Whose bright idea is it to outsource our weapons manufacturing to China?
Given China’s abysmal track record in counterfeit products — including fake pet food (that killed American dogs and cats), fake drugs, fake milk and infant formula (that have killed Chinese babies), and fake rice (mixed with plastic pellets, I kid you not) — having U.S. weapons parts made in China is just asking for trouble.
Yesterday, at a Senate Armed Services Committee hearing, we are told that the Pentagon’s supply chain is “inundated” with suspect counterfeit electronics, mostly from China, which can “possibly” endanger the lives of our troops.
Donna Cassata reports from the Associated Press, Nov. 8, 2011, that company executives, a Defense Department official, government investigator and a representative from the semiconductor industry testified before the committee about a “ticking time bomb” of suspect counterfeit electronics ending up in weapons system. They described counterfeiters operating openly in Chinese provinces with Beijing unwilling to crack down on the deception.
Carl Levin, D-Mich., chairman of the committee, said, “The failure of a single electronic part can leave a soldier, sailor, airman or Marine vulnerable at the worst possible time. A flood of counterfeit electronic parts has made it a lot harder to have confidence that won’t happen.”
The counterfeit weapons parts are mixed with fake ones in hopes that the counterfeits will not be detected when companies test the components for multimillion-dollar missile systems, helicopters and aircraft. That practice is called “sprinkling”.
The committee’s ongoing investigation found about 1,800 cases of suspect counterfeit electronics being sold to the Pentagon. The total number of parts in these cases topped 1 million. By the semiconductor industry’s estimates, counterfeiting costs $7.5 billion a year in lost revenue and about 11,000 U.S. jobs.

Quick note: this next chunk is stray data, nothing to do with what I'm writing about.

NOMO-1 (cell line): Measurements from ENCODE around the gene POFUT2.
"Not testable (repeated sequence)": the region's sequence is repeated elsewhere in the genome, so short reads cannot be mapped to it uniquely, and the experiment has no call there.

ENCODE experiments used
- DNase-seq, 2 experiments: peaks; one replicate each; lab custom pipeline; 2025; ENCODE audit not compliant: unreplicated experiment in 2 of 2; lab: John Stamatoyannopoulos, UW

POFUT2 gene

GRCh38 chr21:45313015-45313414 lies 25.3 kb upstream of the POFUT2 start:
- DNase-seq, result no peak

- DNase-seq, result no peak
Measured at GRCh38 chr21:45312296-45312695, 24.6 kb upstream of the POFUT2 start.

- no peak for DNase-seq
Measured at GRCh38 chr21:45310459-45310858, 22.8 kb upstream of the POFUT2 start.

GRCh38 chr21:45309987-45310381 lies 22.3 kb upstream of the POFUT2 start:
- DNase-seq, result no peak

Richard J. Hillman, an official with the Government Accountability Office, told the committee that they created a fictitious company to investigate counterfeit parts, purchasing them through the Internet. They were able to buy 13 parts and after analysis of seven found that none was authentic.
The committee investigators found that counterfeit or suspect electronic parts were installed or delivered to the military for several weapons systems, including military aircraft such as the Air Force’s C-17 and the Marine Corps’ CH-46 helicopter, as well as the Army’s Theatre High-Altitude Area Defence (THAAD) missile defense system.
THAAD or Terminal High Altitude Area Defense is a U.S. Army system to shoot down short, medium, and intermediate ballistic missiles in their terminal phase using a hit-to-kill approach. The missile carries no warhead but relies on the kinetic energy of the impact. THAAD was designed to hit Scuds and similar weapons, but also has a limited capability against ICBMs.
Missing from the long list of witnesses at the hours-plus hearing was a representative from China. Armed Services Chairman Carl Levin, D-Mich., said the panel wrote the Chinese ambassador but he declined to send someone to testify. Instead, China’s foreign Ministry spokesman Hong Lei said Beijing “attaches great importance to and has actively promoted cooperation in fighting fake and shoddy goods with competent authorities of other countries….” Blah, blah, blah.